Coca-Cola used its timeline to remind an increasingly health-conscious audience that it has been a much loved brand in the US and beyond since 1886, posting aged letters from satisfied consumers and recommendations from World War I soldiers.

This use of archived content coupled with brand trivia promoted a sense of nostalgia and loyalty among consumers, and is a perfect example of how to build a successful and spam-free Facebook profile.


Nike’s Olympic greatness

Adidas paid $60 million to be the official sponsor of last year’s London Olympics but through its ‘Find Your Greatness’ campaign, Nike generated a bigger following than its rival during the event.

Exploiting the excitement surrounding the Games, Nike encouraged people to take part in a sport of their choice and share their own physical achievements through Facebook, Instagram and Twitter by posting photographs and recording details of their workouts.

The company also posted adverts featuring amateur athletes competing and exercising in places called London around the world, from a 12-year-old boy jogging in London, Ohio, to a female boxer throwing punches in Little London, Jamaica.

According to social media analytics platform Socialbakers, there were more than 16,000 tweets associating Nike with the word ‘Olympic’ between July 27 and August 2, compared to just 9,295 for Adidas. Nike also attracted 166,718 new Facebook fans during the Games, while Adidas garnered 80,761.

Nike avoided ambush marketing penalties by making no specific reference to the London 2012 Olympics, but the statistics suggest that thousands will have associated the brand with the event.


BMI’s Pinterest lottery

UK airline British Midlands International (BMI) was sold to British Airways in February last year. Keen to promote its summer sale and divert attention away from the buyout, BMI launched a Pinterest campaign named ‘the BMI Pinterest lottery’.

BMI uploaded a series of numbered photographs featuring the company’s logo. It invited Pinterest users to ‘repin’ six of these photos on their own virtual pinboards before selecting six of the photos at random. Users who had repinned the same six were awarded with free flights.

The campaign was a simple, cheap and fun way to attract a large number of followers on a rapidly growing platform. At the same time, BMI promoted its seasonal offers and by encouraging users to share photographs it owned the rights to, the airline avoided causing or encouraging users to commit copyright infringement.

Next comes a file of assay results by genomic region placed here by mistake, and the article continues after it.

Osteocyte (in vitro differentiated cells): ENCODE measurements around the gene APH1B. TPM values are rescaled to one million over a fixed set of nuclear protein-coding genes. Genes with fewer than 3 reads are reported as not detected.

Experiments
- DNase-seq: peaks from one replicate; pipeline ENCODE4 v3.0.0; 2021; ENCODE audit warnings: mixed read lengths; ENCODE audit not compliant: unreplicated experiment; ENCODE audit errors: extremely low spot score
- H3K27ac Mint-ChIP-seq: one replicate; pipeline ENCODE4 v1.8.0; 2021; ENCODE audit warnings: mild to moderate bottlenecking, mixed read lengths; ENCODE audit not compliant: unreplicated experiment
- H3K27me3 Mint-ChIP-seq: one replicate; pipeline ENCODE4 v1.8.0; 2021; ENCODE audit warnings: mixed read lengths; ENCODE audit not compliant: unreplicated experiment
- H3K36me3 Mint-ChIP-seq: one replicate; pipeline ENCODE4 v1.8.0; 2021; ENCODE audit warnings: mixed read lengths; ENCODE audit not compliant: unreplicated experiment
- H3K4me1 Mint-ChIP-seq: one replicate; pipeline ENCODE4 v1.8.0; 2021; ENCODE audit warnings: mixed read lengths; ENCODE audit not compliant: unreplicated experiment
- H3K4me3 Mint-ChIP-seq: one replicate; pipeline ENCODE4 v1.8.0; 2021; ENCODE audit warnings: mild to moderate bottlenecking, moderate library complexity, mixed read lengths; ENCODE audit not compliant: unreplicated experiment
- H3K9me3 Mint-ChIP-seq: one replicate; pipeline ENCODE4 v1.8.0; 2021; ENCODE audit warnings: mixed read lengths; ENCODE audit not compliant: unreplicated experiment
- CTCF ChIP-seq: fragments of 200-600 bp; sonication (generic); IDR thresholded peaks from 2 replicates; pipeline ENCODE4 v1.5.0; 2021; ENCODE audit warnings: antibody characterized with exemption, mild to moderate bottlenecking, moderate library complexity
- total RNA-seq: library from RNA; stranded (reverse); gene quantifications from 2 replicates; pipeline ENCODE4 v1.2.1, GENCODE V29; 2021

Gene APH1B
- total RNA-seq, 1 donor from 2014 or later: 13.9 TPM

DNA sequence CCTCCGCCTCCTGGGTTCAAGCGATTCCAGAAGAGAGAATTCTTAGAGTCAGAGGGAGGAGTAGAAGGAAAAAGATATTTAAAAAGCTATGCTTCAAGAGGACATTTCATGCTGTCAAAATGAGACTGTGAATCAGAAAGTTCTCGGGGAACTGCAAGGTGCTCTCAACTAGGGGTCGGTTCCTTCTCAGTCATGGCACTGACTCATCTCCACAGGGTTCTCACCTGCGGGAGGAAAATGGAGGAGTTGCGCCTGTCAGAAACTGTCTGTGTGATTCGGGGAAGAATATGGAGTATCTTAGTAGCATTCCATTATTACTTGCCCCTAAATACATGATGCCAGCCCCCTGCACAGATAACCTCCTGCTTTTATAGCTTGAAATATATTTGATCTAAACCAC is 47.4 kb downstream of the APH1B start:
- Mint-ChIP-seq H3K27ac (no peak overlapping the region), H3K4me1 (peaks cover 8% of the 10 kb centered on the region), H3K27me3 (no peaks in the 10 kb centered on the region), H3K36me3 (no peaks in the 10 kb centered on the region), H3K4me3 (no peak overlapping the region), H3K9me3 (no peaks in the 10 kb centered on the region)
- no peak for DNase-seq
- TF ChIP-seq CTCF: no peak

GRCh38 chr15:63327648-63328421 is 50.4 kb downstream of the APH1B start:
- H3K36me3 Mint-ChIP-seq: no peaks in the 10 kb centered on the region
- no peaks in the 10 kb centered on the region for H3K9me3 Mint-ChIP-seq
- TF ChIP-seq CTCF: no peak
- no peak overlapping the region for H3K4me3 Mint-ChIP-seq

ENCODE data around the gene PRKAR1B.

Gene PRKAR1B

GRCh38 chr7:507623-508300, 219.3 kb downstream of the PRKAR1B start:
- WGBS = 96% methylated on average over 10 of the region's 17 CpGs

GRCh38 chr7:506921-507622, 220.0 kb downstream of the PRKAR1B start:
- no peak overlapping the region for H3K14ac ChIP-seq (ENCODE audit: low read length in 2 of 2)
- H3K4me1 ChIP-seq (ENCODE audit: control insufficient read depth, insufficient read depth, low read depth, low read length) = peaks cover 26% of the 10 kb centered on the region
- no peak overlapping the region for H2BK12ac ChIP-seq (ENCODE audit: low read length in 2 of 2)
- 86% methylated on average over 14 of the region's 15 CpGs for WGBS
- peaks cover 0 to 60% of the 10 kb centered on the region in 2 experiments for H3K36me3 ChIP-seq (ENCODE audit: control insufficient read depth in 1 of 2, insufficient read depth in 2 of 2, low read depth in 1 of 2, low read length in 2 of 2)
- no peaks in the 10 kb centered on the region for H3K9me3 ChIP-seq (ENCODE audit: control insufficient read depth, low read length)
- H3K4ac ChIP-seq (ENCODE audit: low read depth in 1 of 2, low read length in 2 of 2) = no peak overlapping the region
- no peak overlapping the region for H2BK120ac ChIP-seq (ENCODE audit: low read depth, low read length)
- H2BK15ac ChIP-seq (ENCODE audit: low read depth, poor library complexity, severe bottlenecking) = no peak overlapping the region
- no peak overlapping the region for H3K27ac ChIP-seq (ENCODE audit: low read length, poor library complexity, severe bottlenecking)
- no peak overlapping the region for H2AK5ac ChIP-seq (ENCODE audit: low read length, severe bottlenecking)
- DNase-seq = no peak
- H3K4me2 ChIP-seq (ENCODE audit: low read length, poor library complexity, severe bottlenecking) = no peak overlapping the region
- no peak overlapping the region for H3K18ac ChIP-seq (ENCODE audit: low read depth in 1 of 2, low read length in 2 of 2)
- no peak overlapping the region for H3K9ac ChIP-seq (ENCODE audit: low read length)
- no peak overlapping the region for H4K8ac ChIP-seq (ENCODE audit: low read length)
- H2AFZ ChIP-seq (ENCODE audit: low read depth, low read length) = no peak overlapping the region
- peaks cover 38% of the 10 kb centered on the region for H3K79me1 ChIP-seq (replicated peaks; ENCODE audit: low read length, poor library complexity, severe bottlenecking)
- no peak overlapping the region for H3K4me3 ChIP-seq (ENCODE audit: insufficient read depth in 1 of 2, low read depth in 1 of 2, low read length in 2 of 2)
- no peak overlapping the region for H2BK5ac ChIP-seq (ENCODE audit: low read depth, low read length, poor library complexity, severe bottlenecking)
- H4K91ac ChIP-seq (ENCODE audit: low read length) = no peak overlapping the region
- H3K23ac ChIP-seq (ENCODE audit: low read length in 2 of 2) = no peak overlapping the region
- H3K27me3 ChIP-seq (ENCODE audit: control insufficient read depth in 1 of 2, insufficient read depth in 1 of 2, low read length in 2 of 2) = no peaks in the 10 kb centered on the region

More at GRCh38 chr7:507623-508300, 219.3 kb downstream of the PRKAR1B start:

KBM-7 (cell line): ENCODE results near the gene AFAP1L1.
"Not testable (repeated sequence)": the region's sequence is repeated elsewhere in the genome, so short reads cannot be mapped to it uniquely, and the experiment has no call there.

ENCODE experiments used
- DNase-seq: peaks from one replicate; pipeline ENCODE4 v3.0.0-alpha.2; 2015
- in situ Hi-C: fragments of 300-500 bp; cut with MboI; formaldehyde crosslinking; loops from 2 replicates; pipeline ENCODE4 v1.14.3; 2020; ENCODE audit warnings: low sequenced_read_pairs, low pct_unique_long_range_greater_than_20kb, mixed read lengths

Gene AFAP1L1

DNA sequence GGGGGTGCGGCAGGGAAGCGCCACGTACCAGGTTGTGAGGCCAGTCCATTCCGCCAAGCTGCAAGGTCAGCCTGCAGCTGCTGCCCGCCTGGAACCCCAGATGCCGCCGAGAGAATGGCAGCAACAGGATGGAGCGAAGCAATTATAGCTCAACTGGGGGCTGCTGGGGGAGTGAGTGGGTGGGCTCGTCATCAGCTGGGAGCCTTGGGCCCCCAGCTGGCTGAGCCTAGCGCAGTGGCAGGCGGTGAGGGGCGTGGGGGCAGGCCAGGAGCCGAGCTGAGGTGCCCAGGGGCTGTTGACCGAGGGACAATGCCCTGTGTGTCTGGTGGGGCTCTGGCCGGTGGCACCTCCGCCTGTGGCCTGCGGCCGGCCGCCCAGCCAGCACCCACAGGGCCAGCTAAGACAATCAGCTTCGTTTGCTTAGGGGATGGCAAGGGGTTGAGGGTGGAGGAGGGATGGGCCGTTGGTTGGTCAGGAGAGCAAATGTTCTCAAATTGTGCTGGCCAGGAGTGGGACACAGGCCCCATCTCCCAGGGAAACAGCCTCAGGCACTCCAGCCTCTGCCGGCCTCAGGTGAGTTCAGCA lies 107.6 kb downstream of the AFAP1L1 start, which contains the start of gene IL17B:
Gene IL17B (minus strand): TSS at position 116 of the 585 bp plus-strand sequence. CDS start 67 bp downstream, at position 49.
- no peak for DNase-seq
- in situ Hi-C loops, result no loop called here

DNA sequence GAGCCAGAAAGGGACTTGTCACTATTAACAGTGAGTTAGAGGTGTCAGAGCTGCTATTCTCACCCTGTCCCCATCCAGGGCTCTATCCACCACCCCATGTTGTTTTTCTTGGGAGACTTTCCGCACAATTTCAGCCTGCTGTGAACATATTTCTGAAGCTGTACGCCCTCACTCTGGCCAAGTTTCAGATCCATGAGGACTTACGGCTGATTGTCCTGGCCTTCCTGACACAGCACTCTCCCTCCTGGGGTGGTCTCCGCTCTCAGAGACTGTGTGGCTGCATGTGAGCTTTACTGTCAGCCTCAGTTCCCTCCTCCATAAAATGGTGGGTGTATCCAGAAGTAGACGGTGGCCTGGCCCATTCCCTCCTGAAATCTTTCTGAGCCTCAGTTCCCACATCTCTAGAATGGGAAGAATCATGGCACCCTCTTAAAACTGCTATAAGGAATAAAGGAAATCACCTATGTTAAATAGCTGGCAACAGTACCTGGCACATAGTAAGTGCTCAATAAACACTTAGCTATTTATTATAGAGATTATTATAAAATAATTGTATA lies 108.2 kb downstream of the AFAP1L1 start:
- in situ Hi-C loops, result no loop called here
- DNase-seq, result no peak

BCBG’s ‘I Do’ contest

Since its invention in 2010, Pinterest has been used by followers around the world to curate virtual wishlists, pinning glossy images of dream destinations, designer wedding dresses and luxury goods with price tags to match. Thousands of brides-to-be use the site to plan their big day and to search for some wedding ‘Pinspiration’.

Tapping into this trend, women’s fashion brand BCBG launched a campaign with wedding blog Ruffled, encouraging readers to create a Pinterest board planning a wedding on a budget of $5,000 and including at least three items from the BCBG store. Completed boards were then entered into a competition, and the winner received $5,000 and a free BCBG bridal dress.

BCBG’s campaign worked because it combined product promotion with free giveaways and also tested users’ creativity. For Pinterest users, planning a budget wedding was more fun than simply entering a competition and for BCBG, the amount of time consumers spent interacting with the brand increased significantly.

Twitter American Express: Twitter Sync

In June 2011, credit card provider American Express linked with Foursquare to reward users with loyalty cards when checking in to particular destinations. In July, it teamed up with Facebook to deliver deals based on customer’s Facebook likes. In 2012, AmEx took to Twitter.

Launched in March, Twitter Sync allowed users to sync their AmEx cards with their Twitter accounts by registering at twitter. AmEx then tweeted special offer hashtags such as #amexcoffee and when users retweeted, couponless discounts were loaded on to their cards. Participating retailers included Whole Foods Market and McDonald’s.

As well as encouraging people to use their AmEx cards, the Twitter Sync campaign stimulated Twitter users to actively promote AmEx’s products and promotions and rewarded people with substantial savings for doing so.

In 2013, AmEx has taken this relationship with Twitter one step further and customers can now buy some items simply by hashtagging tweets. Customers who use the hashtag #BuyAmexGiftCard25 will automatically purchase a $25 gift card, and physical items from Xboxes to Kindle Fires can also be purchased just by tweeting.

For AmEx customers, Twitter Sync offers a flexible, portable one-click shopping method and exclusive discounts. For AmEx, it ensures users continue to share, like, follow and promote the brand online.

This article was first published on 01 March 2013 in World IP Review

Social media, brands, marketing, Twitter, Facebook